The biggest difference between bison and oxen is their gender.  Bison are a completely unique animal themselves with breeding males and females.  However, oxen are actually castrated male cows.  Typically oxen are only adult males that are more than four years old.  Oxen are only males as they are usually the strongest which makes them more suited to working as a draft animal, whereas female cows are used for breeding and for producing milk.  The males are castrated to make them more docile and easier to handle and train.

Bison vs Ox: Appearance

Bison and oxen also have a vastly different appearance, and it’s not just to do with their size and color.  Oxen are essentially cows so have the same body shape.  However, as they are males which have been selected for their working role they are strong and muscular.  They typically have a heavy body with short back and sturdy legs.  Oxen usually have horns, although the size and shape of them differs depending on the breed of cattle.  The age that the bull was castrated also has an effect on the size of the horns, with those that were castrated later having longer and larger horns than those castrated at a younger age.

Bison have a distinctive appearance and they are best known for their large, heavy bodies and large heads.  Bison typically have a long, shaggy coat and noticeably humped shoulders.  They also have a set of short, curved horns and a long beard underneath their chin.

Bison vs Ox: Domestication

oxen working together

Oxen have been used for pulling heavy loads since around 4,000BC


Although some bison can be tamed well enough to live in private herds or to crossbreed with cattle, they are never truly domesticated and always retain their wild nature and instincts.

On the other hand, oxen are completely domesticated and are used to carry out a range of jobs – such as pulling ploughs and other farm machinery, pulling carts, or even for logging.  Oxen were first used as working animals around six thousand years ago and were preferred to horses as – although slower – they could pull heavier loads than horses and were steadier of temperament.  Oxen usually work in pairs, with several pairs being used to pull heavier loads (often up to eight or nine pairs), or a single pair to pull lighter loads such as a cart.  They are taught to respond to commands and are harnessed to a “yoke”.  There are various types of yoke, but it is typically a wooden contraption which is used to attach the oxen to the item they are pulling.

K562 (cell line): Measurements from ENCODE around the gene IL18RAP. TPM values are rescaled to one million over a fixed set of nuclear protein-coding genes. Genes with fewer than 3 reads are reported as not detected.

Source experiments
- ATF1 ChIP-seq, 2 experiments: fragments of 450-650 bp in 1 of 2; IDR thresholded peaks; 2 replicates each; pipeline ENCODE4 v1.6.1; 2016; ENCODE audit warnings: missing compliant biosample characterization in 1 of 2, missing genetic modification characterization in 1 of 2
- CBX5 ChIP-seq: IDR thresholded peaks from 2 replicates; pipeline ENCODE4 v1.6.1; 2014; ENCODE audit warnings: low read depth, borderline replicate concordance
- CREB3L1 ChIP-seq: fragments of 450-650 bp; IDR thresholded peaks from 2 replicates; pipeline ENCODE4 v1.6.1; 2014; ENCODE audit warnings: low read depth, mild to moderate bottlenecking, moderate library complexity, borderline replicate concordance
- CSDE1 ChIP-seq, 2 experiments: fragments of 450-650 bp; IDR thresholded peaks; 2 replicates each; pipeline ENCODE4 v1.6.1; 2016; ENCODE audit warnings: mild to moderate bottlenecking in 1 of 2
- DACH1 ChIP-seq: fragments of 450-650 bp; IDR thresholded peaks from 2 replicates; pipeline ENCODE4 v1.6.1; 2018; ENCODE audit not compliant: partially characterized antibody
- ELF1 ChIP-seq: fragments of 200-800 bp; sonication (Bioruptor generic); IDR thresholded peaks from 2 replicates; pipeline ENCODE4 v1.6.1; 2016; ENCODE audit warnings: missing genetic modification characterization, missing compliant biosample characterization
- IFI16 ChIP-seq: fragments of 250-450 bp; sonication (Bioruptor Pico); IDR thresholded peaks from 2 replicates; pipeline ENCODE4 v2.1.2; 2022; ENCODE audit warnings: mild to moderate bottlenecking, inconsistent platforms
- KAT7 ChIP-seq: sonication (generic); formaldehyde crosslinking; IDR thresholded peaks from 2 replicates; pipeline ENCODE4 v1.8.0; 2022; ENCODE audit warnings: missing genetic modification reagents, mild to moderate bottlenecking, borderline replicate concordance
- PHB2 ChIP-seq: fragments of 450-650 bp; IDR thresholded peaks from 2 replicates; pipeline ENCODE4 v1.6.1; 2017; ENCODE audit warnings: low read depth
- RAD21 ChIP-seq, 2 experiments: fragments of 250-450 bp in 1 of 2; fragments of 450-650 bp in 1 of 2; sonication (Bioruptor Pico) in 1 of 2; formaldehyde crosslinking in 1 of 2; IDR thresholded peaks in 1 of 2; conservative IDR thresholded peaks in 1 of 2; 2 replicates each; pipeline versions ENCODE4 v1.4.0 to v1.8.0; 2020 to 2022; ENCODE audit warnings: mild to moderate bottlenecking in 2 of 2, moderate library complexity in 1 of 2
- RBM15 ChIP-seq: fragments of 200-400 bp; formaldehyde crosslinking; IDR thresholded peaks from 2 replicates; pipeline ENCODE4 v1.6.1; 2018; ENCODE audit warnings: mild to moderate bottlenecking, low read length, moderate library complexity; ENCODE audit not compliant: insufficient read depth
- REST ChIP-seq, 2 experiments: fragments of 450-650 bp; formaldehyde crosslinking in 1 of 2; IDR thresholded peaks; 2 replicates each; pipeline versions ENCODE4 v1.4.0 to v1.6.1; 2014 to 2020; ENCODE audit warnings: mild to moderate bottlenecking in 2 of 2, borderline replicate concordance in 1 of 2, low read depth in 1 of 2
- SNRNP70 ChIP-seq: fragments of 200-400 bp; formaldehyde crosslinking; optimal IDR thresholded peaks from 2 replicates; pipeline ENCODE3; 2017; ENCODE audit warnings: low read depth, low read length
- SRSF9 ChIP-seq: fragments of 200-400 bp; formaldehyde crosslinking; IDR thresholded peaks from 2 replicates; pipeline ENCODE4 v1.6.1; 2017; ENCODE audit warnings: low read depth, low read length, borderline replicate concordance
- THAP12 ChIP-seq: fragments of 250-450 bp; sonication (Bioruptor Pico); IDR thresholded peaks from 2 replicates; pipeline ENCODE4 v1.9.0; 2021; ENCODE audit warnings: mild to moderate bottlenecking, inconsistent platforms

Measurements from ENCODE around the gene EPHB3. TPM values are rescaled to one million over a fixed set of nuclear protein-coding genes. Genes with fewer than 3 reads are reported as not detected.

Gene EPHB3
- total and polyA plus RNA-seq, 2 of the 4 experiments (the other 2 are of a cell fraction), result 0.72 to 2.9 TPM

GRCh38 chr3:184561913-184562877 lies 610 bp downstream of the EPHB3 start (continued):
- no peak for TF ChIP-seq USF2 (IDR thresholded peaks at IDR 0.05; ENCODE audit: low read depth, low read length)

The photo featured at the top of this post is © Szczepan Klejbuk/

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About the Author

Hannah is a writer at A-Z animals where her primary focus is on reptiles, marine life, mammals, and geography. Hannah has been writing and researching animals for four years alongside running her family farm. A resident of the UK, Hannah loves riding horses and creating short stories.

FAQs (Frequently Asked Questions) 

Are oxen still used today?

Despite being used worldwide for thousands of years, the use of oxen is now drastically reduced.  In America alone, they virtually disappeared from farming in the late 1800s.  However, although machinery has revolutionized farming, oxen are still used in some countries today.

Are there any wild bison left?

Although most American bison live in private herds or in national parks (where they are roaming wild), there are still herds of truly wild European bison left in several countries.  However, the range of both species is drastically reduced compared to where they historically roamed due to their near extinction in the 1800s.

Which cattle breeds are used as oxen?

Oxen can be any breed of cattle, but due to the nature of the work that they do larger breeds are generally preferred.  Again, the breed can even depend on which country they are in and which is most popular there.